I wouldn’t consider myself a highly creative person, but I do create. That being said I have met some incredibly creative people and have noticed that many of them have similar habits when it comes to their art. I have adopted some of these habits and found that I am more creative and more open to inspiration when I do.
I have noticed that highly creative people know a lot about whatever their given art form is. A significant portion of their knowledge is from experience but they also seek out information about their art form and subject matter. If they sing, they tend to know a lot about the differences between singing in French vs German. If they paint they tend to know a lot about different art periods. I have only met two people with a Ph.D. in art history but I know several artists who passionately seek out information about art styles or paint pigment. Highly creative people will make a habit to keep learning about the things they love.
One of the best habits any creative person can have is the habit of experimenting and exploring. I worked in a daycare for a while, and I used to love to see kids and parents make art projects together. I have noticed from watching kids learn to color vs watching parents color with their kids that something changes when we grow up. We often are focused on the “way we are supposed to do it”, and are too afraid of failure or judgment to try something a new way or learn a new art form. I have heard many teens, young adults and adults shoot down their own interests in a new skill because they convince themselves they would be no good at it so there must be no point in trying. We would never expect a three-year-old to pick up a crayon and produce something that belongs in an art gallery, why do we not extend such patients and grace to ourselves as adults? If we are able to overcome the things that hold us back from experimenting we can unlock a world of creative gold. Even an experiment that ends in disastrous failure (yup, I have definitely been there) can reveal something valuable in the process. So try it, try it again , try it backwards and just see what happens.
Creative souls tend to have an openness to new experiences and are drawn towards things that expand or challenge their view of the world. They tend to want to do, see or try something new. They make a habit of breaking up the monotony of their routine with something they have never done before.
I have lost many beautiful and wonderful sparks of inspiration because I didn’t have a way to jot it down or capture the idea. I am so blessed to have a phone on me most of the time so I can open a new note and furiously tap out a fragment sentence, a line of dialog or a paragraph. I have seen a painter sketch something on a napkin and pocket it or a singer pull out their phone and record a melody they hum. Whatever works for you just keep it on you.
Most of the creative people I know daydream. I don’t think it’s rude, or because they are bored with whatever is going on. It seems the pull of some creative idea or inspired world is simply too strong. Many creative people have a habit of letting their mind wander and some meditate.
Creative people ask weird questions, the kind that makes you squint a little and wonder if you heard them correctly. They often chase after the answer and look for more than one possible explanation. They seem to constantly wonder about the world around them.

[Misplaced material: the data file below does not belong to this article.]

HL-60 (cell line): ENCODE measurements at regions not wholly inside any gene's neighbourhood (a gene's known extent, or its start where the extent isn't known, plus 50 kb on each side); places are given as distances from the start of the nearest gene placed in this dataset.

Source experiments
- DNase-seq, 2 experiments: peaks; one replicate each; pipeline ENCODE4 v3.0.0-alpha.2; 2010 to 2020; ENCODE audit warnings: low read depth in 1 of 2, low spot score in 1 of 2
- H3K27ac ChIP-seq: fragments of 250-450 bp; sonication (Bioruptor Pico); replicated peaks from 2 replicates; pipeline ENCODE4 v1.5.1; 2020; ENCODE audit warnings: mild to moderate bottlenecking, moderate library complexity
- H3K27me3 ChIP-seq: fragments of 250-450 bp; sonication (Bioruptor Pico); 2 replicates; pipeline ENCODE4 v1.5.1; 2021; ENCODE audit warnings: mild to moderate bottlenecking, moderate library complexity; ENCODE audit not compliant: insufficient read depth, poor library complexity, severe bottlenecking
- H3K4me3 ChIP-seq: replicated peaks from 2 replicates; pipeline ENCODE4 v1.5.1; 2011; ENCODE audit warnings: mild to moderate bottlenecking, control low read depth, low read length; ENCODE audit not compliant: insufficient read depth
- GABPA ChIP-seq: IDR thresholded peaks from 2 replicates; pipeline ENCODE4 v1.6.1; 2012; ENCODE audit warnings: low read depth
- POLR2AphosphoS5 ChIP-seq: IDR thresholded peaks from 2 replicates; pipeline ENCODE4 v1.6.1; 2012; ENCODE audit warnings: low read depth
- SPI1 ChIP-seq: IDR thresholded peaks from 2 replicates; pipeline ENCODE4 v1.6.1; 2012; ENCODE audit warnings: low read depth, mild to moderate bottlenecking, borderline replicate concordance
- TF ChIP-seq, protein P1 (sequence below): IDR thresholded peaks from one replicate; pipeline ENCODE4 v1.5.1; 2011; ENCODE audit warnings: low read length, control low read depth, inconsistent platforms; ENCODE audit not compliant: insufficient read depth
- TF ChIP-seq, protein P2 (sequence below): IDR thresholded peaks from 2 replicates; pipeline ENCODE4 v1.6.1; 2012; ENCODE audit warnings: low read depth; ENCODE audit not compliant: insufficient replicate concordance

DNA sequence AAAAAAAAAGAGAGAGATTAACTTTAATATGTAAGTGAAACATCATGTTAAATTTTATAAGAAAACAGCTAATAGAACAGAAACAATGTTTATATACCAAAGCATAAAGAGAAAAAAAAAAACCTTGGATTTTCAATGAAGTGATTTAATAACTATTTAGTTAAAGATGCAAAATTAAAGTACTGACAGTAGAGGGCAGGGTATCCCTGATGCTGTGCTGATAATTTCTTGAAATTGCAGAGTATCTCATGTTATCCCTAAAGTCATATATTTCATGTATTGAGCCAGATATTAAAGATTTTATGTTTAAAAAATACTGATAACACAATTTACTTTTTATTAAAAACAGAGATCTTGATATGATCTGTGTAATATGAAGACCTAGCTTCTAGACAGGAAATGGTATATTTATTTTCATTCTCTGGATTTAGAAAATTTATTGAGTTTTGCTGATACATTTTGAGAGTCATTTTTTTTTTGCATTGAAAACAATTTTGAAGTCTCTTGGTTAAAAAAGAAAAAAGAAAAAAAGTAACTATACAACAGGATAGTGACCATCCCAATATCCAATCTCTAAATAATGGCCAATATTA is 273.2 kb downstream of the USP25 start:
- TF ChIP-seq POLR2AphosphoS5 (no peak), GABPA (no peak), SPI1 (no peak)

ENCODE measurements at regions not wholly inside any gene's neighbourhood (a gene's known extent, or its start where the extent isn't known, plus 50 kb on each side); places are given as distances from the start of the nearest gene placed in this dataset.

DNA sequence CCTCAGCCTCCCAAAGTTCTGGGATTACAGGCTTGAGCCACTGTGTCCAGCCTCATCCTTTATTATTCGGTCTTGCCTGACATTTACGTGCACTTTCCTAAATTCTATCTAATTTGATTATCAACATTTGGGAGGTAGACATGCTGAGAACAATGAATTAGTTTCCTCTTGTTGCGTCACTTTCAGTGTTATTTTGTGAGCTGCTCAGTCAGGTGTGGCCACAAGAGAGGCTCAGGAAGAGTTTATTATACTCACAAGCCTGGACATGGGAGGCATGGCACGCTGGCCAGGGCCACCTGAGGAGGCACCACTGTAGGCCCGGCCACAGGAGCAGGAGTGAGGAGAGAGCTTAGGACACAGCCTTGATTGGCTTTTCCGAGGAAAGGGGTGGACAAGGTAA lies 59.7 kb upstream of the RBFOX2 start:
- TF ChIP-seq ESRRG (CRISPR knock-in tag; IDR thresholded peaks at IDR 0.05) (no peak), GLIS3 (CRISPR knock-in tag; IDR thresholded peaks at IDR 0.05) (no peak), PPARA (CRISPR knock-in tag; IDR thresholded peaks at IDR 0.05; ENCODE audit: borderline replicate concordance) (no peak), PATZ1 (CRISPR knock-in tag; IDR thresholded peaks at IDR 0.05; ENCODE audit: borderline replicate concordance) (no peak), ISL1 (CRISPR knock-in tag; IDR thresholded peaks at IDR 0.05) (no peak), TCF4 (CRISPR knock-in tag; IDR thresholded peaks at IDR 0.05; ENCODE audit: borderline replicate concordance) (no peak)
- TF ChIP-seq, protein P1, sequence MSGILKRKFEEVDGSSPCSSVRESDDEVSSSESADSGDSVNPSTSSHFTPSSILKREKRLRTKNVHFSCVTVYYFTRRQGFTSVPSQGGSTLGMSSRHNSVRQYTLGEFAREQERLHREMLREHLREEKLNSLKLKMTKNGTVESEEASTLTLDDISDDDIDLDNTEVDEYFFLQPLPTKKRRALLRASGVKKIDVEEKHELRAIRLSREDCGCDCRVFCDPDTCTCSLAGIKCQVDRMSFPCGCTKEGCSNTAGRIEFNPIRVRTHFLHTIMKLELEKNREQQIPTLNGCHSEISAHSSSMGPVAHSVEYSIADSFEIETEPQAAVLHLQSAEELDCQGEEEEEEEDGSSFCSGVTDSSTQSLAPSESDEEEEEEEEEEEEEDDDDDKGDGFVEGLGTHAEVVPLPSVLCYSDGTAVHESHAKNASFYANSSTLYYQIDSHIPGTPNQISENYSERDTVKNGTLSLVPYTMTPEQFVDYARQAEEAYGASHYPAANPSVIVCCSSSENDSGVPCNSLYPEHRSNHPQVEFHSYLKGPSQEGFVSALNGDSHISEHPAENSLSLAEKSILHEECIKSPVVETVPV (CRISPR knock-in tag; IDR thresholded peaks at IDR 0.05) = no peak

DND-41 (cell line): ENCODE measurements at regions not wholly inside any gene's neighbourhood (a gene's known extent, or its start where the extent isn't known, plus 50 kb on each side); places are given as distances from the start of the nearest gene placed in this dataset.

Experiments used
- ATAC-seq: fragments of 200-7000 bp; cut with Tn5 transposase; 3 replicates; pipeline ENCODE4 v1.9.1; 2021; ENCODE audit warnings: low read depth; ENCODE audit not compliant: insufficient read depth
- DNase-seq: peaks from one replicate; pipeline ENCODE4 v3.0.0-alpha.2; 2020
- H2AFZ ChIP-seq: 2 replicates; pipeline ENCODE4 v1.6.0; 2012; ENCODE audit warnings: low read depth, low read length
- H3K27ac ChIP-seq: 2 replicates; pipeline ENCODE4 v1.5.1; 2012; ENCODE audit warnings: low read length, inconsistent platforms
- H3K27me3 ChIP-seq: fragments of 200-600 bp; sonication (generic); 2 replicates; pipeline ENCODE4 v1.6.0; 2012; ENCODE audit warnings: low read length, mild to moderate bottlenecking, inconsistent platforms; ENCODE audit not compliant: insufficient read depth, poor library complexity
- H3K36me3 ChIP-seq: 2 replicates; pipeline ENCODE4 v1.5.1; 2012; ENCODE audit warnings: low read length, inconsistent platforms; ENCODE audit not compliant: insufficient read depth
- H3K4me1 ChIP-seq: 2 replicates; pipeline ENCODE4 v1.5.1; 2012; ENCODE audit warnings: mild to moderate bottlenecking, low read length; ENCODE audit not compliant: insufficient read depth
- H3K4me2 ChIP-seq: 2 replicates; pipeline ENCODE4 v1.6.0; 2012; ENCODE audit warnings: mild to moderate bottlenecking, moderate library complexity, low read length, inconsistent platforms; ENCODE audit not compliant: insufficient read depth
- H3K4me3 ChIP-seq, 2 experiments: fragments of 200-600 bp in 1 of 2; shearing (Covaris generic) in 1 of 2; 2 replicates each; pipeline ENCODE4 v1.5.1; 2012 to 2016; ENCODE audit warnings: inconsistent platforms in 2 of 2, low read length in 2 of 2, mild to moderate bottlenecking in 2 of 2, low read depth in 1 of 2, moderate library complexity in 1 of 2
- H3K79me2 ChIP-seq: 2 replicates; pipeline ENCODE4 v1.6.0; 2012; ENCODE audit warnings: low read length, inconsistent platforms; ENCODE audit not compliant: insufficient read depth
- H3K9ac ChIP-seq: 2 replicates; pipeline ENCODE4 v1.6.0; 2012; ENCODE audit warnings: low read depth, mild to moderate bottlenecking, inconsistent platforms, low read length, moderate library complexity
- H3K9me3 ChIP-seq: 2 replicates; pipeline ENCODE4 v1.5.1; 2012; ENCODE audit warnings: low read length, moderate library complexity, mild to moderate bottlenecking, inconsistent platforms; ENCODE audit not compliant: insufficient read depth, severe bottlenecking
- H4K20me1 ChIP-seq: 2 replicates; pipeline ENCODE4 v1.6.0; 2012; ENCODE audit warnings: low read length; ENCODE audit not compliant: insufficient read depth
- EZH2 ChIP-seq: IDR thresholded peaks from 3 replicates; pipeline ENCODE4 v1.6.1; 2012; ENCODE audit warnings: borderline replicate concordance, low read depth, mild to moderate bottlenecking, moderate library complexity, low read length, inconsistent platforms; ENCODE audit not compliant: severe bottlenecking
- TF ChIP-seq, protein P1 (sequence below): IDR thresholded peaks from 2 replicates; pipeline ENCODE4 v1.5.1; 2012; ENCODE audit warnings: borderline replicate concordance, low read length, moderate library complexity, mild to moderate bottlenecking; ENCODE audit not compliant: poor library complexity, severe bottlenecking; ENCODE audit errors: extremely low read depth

I have seen photographers marvel at the way the light reflects off the most mundane things in life and I have watched an actor study the way an old man hobbles down the street. Highly creative people observe the world around them with an intense focus.
While not all creative people are introverts, most do seek out alone time to reflect and to work on their art. They have coffee on the porch and watch the sunrise or more commonly furiously scratch out ideas in a notebook in the corner. In these moments they are content by themselves and will find opportunities to do something on their own. It’s not that they don’t enjoy spending time with others, they do, but rather they also need a moment to enjoy spending time with their thoughts.
Some highly creative people will have set times that they create or work on a project, others work best against a deadline and a few can only create at 2am when they get a spark of inspiration or idea. Not many creative people can work on their art 8 hours a day, 5 days a week without burning out. They have a habit of working at their own pace.
Nearly every creative person I know has the habit of getting totally absorbed in something. They lose themselves in a good book, a beautiful and provocative painting, or in a tear jerking movie. They get lost in daydreams or in their own thoughts. They get lost in memories or new experiences. They let go of background noise, of worries and fears and wander off. If you don’t need to call them back, let them be. If you need to call them back do so gently.
Hunting Holly is a registered copyright. All rights reserved. No reproduction, storage in a retreival system, distribution or transmission in any form or by any means, electronic, mechanical, recording or otherwise, unless permission is obtained in writing from the author. Hunting Holly is published and designed in association with Armchair Publishing. Cover design by Tony D Locke. Any likeness to persons living or dead is strictly coincidental.